IRA ceasefire branded cynical

Click to follow
The Independent Online
The IRA last night announced a three-day ceasefire covering Wednesday to Friday of next week, a move seen as a republican attempt to ease growing pressure on the movement after recent violence.

The organisation called the ceasefire a unilateral initiative and said no conditions were attached, but it urged the British government to regard the move as an opportunity that should be utilised.

It is not known whether the statement was designed to coincide with John Major's visit last night to Northern Ireland. His trip was clearly planned some time ahead, but preparations for such events are carried out in some secrecy and it remains unclear whether the IRA had found out and is seeking to overshadow the visit.

As he flew into Belfast last night, the Prime Minister was dismissive of a ceasefire lasting only three days. 'I have to say I think a ceasefire over the Easter period would be cynical. What people in Northern Ireland want is not a ceasefire over two or three days but a permanent end to violence. That is the message we wish to hear,

not just a brief public relations


There was no confirmation from republican sources that the three- day ceasefire had the potential for extension to a much longer period, perhaps up to three months. However, Sinn Fein leaders will make important speeches at Easter, and these will be scrutinised for indications of possible further initiatives. The IRA statement said: 'Making peace is a difficult business for all involved, but the difficulties must be overcome. That, too, is the responsibility of all involved, but particularly the British government. We hope that the further opportunity here provided is used to that purpose and effect.'

The Irish government welcomed any reduction in violence, even if temporary, adding that it remained hopeful the cessation of violence would shortly be made permanent.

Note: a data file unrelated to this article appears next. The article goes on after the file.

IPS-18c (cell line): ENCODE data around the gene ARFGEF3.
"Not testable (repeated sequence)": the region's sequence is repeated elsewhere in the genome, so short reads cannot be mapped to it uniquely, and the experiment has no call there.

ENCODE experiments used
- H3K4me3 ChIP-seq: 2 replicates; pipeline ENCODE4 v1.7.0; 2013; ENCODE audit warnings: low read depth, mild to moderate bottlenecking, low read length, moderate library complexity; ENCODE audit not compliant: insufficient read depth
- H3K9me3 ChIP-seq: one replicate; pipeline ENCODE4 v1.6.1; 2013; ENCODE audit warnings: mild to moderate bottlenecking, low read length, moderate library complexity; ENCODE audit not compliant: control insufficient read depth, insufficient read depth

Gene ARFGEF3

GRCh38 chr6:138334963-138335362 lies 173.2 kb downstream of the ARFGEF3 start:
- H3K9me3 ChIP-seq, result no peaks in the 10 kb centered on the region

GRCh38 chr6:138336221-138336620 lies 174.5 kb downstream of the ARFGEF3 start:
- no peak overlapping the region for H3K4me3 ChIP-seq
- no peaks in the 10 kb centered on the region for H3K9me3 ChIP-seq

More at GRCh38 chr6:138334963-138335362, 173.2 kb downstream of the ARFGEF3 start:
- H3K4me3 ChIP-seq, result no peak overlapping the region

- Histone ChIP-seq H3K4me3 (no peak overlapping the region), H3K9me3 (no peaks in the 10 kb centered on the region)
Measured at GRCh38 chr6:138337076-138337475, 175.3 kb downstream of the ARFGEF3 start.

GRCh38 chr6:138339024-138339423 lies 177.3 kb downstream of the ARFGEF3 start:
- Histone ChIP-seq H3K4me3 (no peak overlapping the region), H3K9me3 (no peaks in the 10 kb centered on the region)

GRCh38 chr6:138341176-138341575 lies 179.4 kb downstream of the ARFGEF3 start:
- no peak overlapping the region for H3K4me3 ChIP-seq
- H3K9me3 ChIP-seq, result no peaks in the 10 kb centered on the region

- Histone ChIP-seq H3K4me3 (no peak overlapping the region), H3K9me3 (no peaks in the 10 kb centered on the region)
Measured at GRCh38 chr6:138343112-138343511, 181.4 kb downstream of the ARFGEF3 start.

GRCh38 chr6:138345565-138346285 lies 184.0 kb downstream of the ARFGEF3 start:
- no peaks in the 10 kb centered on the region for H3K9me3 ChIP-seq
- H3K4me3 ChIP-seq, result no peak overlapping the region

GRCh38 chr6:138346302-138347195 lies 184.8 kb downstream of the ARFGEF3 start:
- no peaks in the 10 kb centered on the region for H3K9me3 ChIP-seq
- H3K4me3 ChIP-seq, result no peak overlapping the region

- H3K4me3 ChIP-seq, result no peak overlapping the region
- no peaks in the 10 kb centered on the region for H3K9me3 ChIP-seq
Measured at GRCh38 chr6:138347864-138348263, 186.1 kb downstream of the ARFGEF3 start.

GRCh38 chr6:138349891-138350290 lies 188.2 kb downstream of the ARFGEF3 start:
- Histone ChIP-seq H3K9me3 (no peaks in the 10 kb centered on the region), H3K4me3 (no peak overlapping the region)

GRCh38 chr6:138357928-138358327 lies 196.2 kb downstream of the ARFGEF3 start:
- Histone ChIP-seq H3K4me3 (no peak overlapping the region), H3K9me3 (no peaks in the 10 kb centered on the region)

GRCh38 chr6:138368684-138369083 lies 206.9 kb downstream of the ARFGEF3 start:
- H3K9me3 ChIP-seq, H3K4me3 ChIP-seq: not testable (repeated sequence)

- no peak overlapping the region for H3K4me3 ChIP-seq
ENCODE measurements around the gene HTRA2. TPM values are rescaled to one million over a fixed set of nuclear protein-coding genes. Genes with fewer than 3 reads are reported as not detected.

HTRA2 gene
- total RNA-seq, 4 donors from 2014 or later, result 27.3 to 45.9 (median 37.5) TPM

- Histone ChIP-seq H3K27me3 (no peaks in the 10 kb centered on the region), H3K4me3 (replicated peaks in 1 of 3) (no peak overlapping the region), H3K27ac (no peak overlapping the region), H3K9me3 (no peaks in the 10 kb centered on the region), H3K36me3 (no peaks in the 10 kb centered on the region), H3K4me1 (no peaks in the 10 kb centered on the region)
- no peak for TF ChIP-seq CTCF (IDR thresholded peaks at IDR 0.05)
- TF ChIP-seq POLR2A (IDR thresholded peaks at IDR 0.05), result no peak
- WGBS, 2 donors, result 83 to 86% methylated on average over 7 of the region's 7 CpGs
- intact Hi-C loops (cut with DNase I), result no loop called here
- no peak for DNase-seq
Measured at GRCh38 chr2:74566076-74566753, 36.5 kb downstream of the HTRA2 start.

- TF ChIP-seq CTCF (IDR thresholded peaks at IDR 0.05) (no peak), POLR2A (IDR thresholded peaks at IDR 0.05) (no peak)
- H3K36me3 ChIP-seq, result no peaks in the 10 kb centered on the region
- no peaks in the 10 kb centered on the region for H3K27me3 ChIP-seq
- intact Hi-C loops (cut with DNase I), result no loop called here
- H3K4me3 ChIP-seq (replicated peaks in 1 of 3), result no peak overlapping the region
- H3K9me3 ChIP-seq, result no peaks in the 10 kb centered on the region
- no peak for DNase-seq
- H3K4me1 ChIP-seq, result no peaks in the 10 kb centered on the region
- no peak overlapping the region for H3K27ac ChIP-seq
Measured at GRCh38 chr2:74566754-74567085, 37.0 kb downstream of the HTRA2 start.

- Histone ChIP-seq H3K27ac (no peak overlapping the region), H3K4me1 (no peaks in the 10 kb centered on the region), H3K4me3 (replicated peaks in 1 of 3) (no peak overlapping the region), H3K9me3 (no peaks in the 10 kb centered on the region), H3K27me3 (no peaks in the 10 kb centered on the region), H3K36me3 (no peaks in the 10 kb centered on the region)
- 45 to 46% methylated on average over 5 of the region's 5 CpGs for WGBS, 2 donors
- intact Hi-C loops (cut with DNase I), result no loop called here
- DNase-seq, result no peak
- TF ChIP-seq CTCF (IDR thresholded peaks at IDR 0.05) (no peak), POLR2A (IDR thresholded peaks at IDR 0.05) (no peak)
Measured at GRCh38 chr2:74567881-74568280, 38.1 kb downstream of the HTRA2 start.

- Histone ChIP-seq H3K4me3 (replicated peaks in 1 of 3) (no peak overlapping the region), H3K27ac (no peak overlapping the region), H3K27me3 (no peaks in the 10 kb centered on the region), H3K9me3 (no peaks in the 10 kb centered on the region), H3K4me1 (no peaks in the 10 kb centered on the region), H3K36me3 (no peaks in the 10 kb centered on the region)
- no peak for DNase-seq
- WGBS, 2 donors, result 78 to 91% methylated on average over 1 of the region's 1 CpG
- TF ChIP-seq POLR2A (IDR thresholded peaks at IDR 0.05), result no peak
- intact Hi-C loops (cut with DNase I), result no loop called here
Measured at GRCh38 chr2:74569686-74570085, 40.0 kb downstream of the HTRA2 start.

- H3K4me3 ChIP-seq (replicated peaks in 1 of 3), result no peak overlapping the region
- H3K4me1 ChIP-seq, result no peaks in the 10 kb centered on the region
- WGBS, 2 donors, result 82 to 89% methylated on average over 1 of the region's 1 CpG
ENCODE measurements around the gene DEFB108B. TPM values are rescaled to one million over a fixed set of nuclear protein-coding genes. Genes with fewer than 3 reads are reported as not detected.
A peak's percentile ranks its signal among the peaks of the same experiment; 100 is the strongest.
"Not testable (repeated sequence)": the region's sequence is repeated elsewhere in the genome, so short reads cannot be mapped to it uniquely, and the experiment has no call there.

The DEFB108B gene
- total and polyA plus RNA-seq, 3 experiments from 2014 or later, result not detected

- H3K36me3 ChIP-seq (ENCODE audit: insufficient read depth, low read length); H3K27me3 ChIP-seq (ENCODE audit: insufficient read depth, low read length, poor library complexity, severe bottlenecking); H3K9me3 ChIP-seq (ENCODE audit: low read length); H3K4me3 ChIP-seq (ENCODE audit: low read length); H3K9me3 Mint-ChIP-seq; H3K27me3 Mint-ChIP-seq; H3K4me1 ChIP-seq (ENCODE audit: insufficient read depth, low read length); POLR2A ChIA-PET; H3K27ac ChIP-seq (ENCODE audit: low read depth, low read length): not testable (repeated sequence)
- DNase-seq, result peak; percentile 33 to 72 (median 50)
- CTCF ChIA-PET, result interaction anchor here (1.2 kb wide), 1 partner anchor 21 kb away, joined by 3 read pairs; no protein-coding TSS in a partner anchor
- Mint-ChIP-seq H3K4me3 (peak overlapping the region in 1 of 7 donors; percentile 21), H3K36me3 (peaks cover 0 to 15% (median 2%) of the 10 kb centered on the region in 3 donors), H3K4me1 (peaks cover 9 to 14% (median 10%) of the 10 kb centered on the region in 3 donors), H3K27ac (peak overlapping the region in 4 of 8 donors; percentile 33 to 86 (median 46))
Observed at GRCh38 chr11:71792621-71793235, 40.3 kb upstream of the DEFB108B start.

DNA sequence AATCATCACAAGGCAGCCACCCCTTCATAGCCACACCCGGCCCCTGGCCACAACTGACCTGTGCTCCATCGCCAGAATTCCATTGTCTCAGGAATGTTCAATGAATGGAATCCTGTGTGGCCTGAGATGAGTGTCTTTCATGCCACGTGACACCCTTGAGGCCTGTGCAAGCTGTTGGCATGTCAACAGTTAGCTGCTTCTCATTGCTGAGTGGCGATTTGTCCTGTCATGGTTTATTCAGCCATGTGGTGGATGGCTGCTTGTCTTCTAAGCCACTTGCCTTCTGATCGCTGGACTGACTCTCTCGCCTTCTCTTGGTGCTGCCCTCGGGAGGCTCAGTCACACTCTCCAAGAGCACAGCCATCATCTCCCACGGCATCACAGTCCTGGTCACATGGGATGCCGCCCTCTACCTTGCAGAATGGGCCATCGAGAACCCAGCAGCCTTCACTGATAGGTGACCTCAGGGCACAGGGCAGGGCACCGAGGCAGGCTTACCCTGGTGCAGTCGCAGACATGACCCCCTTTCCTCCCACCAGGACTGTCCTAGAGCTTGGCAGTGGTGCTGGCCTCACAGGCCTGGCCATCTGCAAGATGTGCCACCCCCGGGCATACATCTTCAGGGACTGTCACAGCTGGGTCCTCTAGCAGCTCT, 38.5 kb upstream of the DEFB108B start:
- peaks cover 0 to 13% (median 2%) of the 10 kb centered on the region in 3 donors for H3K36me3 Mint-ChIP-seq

Gerry Adams, the Sinn Fein president, also welcomed the IRA statement, and called on Mr Major to authorise direct and immediate talks between Sinn Fein and the Government.

However, Ken Maginnis, the Ulster Unionist security spokesman, said the IRA was intent on embarrassing Mr Major. He added: 'It's very difficult when you know the enemy are sitting on over 100 tons of arms and explosives and that at any time, irrespective of what concessions are made, they can return to violence. They can mortar Heathrow, they can blow up pubs as they have done for 20 years.'

John Hume, the Social Democratic and Labour Party leader, who has already urged the Government to clarify the Downing Street Declaration for Sinn Fein, said the ultimate objective was a total cessation of violence and no stone should be left unturned.

'If they are being cynical and if they are bluffing, then let their bluff be called, because they know as well as everyone else that if that is done they will be isolated in a way they never have been before. I believe, in my dialogue with them, that they have been serious about bringing all this to an end,' he said.

Kevin McNamara, Labour's spokesman on Northern Ireland, said if there was an opportunity in the three days to build upon something that could lead to a permanent cessation of hostilities, without entering into negotiations, it should be built upon.

Republicans have come under increased pressure recently as acts of IRA violence have drained away much of Sinn Fein's recently enhanced status. Events such as the Heathrow mortar attacks, the Belfast killing of an RUC detective, and the beating administered to an SDLP councillor in Crossmaglen, for which the IRA is blamed, have diminished Mr Adams's successes.

Sinn Fein and the IRA are now clearly attempting to achieve their objectives through a careful interleaving of violence and political activity. Next week's ceasefire appears to have arisen from a calculation that it is time to soften their image and attempt to shift the onus for the next move on to the Government.

Republican sources project the move as a highly significant development and one that is without precedent since the mid-1970s.

The sources are adamant that they are not in contact with the British. But it is widely known channels exist between the republicans and the Irish government, and that Mr Reynolds has written several letters to Mr Adams clarifying Dublin's understanding of the Downing Street Declaration.

Ground-breaking move, page 2